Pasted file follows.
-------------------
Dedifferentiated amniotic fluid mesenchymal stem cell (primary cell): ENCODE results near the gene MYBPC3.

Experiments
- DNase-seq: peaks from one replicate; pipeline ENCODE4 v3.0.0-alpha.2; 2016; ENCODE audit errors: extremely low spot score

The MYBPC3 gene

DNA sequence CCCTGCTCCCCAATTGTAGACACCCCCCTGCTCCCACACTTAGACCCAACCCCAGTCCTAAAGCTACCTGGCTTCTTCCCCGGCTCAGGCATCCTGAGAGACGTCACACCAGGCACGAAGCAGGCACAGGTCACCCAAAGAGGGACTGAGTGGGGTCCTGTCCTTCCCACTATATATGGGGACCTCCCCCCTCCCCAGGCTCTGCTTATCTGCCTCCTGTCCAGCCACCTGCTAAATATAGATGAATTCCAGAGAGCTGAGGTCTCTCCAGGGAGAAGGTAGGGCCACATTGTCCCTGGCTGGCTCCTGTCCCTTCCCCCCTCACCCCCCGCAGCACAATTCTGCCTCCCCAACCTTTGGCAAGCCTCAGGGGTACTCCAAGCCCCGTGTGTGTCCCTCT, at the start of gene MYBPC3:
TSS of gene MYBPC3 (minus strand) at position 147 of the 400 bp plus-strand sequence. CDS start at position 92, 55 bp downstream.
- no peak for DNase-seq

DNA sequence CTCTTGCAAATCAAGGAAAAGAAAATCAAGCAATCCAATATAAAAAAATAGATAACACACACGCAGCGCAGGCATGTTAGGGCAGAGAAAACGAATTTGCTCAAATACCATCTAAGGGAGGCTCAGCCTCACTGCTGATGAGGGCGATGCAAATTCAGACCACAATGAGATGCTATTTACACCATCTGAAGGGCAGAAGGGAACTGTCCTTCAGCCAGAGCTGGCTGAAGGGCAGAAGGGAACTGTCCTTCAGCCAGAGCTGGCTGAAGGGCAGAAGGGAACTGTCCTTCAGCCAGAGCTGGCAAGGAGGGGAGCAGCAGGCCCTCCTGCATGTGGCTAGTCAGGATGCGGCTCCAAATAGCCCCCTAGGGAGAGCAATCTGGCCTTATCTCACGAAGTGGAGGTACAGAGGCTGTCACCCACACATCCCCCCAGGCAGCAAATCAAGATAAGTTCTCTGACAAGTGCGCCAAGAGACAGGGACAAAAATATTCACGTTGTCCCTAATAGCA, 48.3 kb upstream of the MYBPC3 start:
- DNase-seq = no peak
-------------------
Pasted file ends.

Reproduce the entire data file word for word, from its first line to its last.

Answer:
Dedifferentiated amniotic fluid mesenchymal stem cell (primary cell): ENCODE results near the gene MYBPC3.

Experiments
- DNase-seq: peaks from one replicate; pipeline ENCODE4 v3.0.0-alpha.2; 2016; ENCODE audit errors: extremely low spot score

The MYBPC3 gene

DNA sequence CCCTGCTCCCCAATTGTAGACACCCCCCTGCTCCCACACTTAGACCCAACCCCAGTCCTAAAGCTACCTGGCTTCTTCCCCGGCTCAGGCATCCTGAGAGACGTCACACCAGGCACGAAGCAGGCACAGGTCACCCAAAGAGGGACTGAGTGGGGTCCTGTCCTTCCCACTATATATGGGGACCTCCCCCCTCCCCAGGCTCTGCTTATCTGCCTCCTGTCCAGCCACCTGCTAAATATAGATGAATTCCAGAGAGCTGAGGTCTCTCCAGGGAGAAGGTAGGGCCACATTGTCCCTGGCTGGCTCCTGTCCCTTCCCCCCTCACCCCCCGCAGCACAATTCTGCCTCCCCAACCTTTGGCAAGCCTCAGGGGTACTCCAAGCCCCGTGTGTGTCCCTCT, at the start of gene MYBPC3:
TSS of gene MYBPC3 (minus strand) at position 147 of the 400 bp plus-strand sequence. CDS start at position 92, 55 bp downstream.
- no peak for DNase-seq

DNA sequence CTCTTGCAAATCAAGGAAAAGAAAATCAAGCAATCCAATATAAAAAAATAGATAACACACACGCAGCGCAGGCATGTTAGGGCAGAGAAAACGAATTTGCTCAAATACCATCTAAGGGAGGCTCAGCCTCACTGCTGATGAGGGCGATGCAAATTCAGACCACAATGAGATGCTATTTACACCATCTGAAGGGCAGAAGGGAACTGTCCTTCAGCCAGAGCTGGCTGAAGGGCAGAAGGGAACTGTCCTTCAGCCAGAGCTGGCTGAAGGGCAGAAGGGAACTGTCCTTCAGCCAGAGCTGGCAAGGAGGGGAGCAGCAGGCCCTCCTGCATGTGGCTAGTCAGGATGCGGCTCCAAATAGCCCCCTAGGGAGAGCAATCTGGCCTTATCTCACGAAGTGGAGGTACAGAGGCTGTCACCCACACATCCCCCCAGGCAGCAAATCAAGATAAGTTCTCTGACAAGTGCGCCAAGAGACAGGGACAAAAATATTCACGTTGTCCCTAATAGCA, 48.3 kb upstream of the MYBPC3 start:
- DNase-seq = no peak